Campus battles run-off toxins

Hidden on the far end of campus, near the Beavercreek Road exit, lies the Environmental Learning Center. Not many people have seen it, or know where it is, but some students are getting hands-on experience working through horticulture and water-environntal technology classes offered at Clackamas Community College.

CCC Foundation Executive Director Greg Fitzgerald said that through a mini grant from the foundation, the water and environmental technology department purchased monitoring equipment for students to use. The equipment is in use now in the ELC and provides students with information on baseline data about flows and water quality.

Department of Engineering Science Chair and water and environmental technology instructor Jim Nurmi’s classes have just started working in the ELC this year to help clean the water that flows into Newell Creek. Nurmi explained that 50 percent of the storm drain water from CCC flows into the ELC as well as water from Oregon City High School. So anything on the ground when it starts to rain flows into the ELC, which damages the environment. Nurmi’s classes focus on cleaning that up.

“Oil, gasoline, organic contaminants, Cheetos, you know. Whatever’s in the parking lot that runs off,” Nurmi explained. Nurmi’s classes have also recently been working on water quality tests.

“We measure dissolved oxygen, pH, turbidity, conductivity all very typical water quality parameters,” Nurmi said.

Horticulture Department Chair Renee Harber said that her department has been working on improving the ELC for years. Harber’s horticulture classes have been teaming up with Nurmi, using GPS systems to find the exact locations of the trees and create a map for the design team who consists of, Yost Grube Hall architects, Pacific Habitat Services, Lango Hansen Landscape Architects and KPFF Engineering. Another handy tool with the GPS and GIS systems is the ability to assess the health of the trees.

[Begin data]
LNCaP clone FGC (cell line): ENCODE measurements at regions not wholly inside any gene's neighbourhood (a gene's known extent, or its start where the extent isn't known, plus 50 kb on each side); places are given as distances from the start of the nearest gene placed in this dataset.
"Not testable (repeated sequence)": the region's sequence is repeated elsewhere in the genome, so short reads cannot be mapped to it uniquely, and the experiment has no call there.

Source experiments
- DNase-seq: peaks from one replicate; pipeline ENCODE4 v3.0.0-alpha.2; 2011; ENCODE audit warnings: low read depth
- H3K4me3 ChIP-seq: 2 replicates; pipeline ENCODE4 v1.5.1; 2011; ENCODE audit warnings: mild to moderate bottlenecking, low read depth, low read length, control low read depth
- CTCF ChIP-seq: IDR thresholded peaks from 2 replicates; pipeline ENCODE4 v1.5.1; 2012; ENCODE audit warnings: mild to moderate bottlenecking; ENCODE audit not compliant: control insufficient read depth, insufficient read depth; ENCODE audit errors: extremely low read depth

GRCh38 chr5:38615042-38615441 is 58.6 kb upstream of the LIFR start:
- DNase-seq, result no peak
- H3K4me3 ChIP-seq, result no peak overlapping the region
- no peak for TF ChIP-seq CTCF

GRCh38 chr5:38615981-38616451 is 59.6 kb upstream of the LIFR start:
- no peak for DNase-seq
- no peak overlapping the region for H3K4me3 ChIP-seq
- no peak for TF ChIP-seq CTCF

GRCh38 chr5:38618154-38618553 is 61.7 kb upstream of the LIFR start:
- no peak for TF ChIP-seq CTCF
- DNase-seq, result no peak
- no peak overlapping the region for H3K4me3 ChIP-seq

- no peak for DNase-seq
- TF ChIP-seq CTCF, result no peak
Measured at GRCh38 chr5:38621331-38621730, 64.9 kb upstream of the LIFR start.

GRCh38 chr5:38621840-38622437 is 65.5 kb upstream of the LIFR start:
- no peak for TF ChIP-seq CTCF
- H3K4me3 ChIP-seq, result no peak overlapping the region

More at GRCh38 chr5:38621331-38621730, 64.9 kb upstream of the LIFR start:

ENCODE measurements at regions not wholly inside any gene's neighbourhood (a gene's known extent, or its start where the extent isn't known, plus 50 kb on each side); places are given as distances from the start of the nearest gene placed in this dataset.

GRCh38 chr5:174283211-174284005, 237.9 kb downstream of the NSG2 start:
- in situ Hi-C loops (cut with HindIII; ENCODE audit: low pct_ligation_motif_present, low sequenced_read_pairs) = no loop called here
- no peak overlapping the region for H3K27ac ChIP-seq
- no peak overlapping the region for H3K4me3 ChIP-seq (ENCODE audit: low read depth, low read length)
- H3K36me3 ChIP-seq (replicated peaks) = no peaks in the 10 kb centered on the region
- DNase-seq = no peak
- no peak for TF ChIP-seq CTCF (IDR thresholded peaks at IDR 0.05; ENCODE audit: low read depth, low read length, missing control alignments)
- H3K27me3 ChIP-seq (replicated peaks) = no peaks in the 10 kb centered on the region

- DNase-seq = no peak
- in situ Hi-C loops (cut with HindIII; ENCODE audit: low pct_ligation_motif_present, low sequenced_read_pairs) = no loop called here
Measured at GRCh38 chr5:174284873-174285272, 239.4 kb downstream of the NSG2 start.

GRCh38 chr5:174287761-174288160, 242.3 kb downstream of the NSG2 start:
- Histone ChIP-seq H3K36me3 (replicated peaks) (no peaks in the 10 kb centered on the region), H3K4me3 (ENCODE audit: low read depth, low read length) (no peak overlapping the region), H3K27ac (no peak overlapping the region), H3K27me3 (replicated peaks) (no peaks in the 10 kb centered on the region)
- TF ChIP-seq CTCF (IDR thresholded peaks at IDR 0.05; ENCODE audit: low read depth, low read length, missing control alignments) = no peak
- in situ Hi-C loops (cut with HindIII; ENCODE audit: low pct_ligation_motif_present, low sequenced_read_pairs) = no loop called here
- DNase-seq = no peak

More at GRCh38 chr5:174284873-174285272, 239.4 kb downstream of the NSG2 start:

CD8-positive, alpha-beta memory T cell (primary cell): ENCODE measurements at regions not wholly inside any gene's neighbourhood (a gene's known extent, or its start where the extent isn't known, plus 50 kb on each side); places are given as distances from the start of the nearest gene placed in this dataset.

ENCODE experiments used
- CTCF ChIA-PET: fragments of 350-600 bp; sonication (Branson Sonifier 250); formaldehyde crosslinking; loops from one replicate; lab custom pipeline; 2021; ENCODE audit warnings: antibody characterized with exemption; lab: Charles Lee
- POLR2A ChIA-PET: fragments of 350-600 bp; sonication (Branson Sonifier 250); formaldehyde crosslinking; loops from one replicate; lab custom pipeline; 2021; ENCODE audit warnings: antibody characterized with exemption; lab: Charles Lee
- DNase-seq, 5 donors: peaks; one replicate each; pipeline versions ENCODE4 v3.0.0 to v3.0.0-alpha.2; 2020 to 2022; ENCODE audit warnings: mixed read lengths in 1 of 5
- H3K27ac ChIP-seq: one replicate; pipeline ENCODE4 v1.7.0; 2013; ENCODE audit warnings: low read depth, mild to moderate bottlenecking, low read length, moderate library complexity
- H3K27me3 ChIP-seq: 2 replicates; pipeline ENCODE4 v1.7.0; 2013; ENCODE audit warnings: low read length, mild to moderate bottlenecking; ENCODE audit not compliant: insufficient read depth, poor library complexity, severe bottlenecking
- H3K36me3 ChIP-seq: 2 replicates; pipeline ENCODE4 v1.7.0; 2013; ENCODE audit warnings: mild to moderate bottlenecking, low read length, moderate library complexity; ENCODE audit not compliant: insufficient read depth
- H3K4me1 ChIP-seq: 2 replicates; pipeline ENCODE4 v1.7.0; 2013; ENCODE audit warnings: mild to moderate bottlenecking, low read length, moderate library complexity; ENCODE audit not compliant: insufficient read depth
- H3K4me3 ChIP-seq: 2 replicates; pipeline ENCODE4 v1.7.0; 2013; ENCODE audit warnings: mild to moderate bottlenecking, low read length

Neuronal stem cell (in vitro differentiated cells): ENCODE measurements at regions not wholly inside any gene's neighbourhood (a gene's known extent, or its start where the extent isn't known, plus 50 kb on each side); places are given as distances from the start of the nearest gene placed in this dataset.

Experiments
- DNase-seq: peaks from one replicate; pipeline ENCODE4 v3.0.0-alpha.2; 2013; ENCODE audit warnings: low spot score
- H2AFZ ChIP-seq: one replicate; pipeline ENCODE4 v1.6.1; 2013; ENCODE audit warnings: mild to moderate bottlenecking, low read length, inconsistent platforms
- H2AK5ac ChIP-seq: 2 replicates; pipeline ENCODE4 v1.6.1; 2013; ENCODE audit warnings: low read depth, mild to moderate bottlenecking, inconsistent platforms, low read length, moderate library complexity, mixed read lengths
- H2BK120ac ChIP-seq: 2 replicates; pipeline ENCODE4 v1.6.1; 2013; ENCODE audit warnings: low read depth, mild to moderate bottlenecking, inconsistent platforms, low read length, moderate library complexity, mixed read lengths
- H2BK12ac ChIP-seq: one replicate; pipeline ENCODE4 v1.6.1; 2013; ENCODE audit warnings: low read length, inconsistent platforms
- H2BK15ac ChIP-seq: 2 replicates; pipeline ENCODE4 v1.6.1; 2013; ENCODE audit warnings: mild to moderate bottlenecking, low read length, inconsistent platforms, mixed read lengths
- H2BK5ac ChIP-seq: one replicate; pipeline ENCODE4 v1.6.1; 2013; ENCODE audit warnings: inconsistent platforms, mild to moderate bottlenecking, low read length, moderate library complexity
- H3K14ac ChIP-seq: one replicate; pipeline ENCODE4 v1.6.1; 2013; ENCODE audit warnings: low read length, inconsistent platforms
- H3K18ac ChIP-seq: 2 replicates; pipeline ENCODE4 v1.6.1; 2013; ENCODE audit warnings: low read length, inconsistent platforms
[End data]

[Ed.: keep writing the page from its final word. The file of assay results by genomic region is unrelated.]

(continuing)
“If you could see that this tree has a big rotten spot in the middle of it and it might come crashing down in the next big wind storm, then we want to take that one out regardless of what kind of tree it is,” Harber said. This was the first time many of her students had used a GPS system for something horticulture-related. Harber said that several students were interested in taking a class about that subject, so that’s what they’re going to do in order to “give students new learning opportunities by being involved in what’s going on at the ELC.”

The next project horticulture will be working on is propagating in the places where invasive plants are taken out.

“After we take out the junk stuff that we don’t want anymore, we’re going to have to put the good plants back in,” Harber said. “A lot of those will be water plants, growing in the water or around the water’s edge because that’s going to help filter the water as it moves through. I just want to make sure that we keep the whole process educational for our students, by giving them real-world projects to work on is a great way to educate them. So as long as we can do that, then I’m happy.”

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Environmental engineering sciences instructor Jim Nurmi, left, works with students at the Environmental Learning Center.

Story by: Megan McCoy

Photos by: Andrew Koczian